Unity Point Park
In 2009 the city of Mobile constructed a monument to Mobile's relatively peaceful African American civil rights movement. Unity Point Park hosts a statue featuring former mayor Joseph Langan and civil rights leader John LeFlore shaking hands.
Backstory and Context
LeFlore may have had a successful job and some social standing, but he still had to deal with Southern life under Jim Crow. After an incident on a local streetcar LeFlore looked into the NAACP's abilities to improve African American life in Mobile. Mobile's chapter of the NAACP had been stagnant for several years and LeFlore took it upon himself to reorganize the Mobile branch. Within a year LeFlore was the Executive Secretary and had recruited fifty new members to the organization. Later, his highly effective organizational skills would be employed by the NAACP who sent him to other struggling NAACP chapters in the deep south.
LeFlore used his position to improve housing, workers' rights, and voting for African Americans in Mobile. He advocated "polite persistence" rather than direct action. In his struggle to improve voting rights worked especially closely with Joseph Langan.
Joseph Langan was born March 11th, 1912 in Mobile, Mobile County. He was raised Catholic and joined the Alabama National Guard at a young age in 1931. He passed the Alabama bar exam in 1936 and entered politics in 1939, winning a seat in the Alabama House of Representatives at the age of 27.
Langan's Catholic belief that God created all men equal, his childhood in a mixed race community, and his time in the military all bolstered his personal support of racial equality. He worked against the Southern Dixiecrats and focused much of his effort on improving voting conditions.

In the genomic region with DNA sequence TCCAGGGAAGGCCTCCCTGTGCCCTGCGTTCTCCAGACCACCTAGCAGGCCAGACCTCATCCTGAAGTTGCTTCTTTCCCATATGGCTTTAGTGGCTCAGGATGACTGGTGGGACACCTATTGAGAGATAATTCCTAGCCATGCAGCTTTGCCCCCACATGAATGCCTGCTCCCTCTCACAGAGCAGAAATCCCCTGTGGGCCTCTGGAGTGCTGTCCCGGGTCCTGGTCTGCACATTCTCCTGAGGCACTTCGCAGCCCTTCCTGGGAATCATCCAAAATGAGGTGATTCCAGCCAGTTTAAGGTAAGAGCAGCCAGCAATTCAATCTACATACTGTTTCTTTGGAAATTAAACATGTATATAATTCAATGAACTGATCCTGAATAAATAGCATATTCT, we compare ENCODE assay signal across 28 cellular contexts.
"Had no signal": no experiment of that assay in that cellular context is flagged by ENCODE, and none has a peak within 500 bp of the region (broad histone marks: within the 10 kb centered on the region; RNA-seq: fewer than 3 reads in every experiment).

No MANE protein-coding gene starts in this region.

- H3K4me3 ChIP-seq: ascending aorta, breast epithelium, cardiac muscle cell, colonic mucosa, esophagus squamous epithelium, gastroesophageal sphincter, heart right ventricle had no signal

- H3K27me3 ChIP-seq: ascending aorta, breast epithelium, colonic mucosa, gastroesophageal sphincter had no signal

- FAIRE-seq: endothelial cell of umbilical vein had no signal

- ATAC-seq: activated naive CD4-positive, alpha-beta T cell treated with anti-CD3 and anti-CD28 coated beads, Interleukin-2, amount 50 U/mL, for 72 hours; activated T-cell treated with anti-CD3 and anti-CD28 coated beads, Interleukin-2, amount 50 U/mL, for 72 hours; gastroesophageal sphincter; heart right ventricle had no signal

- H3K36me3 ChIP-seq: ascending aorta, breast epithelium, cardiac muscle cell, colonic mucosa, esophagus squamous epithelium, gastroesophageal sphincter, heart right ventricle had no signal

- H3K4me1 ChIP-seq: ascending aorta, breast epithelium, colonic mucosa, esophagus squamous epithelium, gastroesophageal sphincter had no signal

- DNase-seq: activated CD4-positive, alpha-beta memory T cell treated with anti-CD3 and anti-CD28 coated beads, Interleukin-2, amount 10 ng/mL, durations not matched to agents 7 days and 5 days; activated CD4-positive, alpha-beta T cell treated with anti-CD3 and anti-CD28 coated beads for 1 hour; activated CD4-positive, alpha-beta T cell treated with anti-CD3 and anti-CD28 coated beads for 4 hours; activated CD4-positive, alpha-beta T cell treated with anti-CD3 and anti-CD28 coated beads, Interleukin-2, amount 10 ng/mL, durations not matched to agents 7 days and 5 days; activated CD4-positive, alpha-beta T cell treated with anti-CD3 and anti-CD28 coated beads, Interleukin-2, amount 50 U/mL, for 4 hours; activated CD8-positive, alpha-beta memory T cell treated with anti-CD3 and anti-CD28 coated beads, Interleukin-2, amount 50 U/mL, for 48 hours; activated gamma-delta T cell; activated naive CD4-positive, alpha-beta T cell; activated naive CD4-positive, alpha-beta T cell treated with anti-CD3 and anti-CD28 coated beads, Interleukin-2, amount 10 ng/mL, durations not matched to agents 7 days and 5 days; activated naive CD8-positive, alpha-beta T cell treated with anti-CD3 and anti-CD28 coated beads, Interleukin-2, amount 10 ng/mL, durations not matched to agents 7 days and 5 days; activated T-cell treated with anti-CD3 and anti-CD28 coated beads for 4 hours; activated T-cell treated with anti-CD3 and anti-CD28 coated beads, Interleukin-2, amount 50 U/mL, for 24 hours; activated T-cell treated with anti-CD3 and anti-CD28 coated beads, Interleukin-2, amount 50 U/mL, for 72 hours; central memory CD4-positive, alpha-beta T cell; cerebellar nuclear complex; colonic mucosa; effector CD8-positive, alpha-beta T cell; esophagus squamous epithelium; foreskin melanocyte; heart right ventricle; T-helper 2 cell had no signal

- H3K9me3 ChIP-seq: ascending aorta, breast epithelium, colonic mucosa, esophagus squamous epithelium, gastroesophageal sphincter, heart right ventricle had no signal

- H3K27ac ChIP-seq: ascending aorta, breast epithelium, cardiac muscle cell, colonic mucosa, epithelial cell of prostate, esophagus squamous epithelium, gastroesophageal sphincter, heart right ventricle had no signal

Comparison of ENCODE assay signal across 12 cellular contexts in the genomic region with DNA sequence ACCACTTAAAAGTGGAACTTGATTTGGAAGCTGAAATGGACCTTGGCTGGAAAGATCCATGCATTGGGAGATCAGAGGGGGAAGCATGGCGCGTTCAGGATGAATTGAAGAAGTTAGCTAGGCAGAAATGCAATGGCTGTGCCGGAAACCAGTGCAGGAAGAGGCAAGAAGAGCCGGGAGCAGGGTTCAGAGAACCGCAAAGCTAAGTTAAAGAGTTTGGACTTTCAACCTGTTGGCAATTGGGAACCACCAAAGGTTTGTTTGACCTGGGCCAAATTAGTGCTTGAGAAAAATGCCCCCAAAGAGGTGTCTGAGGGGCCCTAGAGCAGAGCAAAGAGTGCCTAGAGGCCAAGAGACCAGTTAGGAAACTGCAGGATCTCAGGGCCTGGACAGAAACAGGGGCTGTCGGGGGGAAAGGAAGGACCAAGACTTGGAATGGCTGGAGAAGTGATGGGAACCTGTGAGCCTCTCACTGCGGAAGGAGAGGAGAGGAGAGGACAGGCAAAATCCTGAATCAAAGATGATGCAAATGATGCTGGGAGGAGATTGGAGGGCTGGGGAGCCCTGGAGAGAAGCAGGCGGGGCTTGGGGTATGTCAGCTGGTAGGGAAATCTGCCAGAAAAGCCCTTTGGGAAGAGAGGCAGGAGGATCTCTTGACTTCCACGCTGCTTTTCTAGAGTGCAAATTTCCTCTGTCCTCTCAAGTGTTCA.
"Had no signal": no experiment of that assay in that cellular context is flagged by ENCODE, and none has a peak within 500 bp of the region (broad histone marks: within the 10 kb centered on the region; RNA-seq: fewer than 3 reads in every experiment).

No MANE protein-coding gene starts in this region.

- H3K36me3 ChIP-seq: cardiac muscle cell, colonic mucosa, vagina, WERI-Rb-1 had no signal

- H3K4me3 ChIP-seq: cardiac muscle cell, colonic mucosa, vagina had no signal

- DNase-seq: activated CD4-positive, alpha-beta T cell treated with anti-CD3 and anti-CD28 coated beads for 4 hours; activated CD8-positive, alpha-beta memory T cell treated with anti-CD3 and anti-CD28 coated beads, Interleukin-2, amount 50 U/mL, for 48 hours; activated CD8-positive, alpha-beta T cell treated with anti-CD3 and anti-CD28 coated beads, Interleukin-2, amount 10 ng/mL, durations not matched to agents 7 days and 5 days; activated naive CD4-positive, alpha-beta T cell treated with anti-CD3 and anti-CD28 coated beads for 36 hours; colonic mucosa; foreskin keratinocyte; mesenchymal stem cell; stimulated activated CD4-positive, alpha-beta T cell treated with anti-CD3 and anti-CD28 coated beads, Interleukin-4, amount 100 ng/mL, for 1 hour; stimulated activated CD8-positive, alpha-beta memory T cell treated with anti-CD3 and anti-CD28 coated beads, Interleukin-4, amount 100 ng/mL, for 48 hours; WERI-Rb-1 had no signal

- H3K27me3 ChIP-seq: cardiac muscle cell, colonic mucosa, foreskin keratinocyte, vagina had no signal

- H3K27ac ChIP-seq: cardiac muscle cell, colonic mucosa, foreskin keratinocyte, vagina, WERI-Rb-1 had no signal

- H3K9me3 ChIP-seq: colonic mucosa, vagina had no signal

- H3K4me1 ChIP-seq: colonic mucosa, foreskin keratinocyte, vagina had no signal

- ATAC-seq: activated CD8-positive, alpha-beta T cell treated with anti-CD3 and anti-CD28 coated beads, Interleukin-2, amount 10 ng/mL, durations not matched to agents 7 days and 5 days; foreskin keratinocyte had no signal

Together these two leaders helped create a more peaceful end to segregation than other major Alabama cities could claim. LeFlore increased black votership with a "pink sheets" campaign in which organizers informed voters which candidates were a positive force for the black community. Langan campaigned against the proposed "understanding clause," a method to prevent blacks and poor whites from voting by denying that they understood the Constitution thoroughly. Though they both faced opposition from white supremacists and even from more radical, younger black organizers in the early seventies, they accomplished a great deal in the battle for civil rights in the South.
Mobile created Unity Point Park in 2009 and unveiled this statue in 2010 to commemorate the achievements of these two great leaders.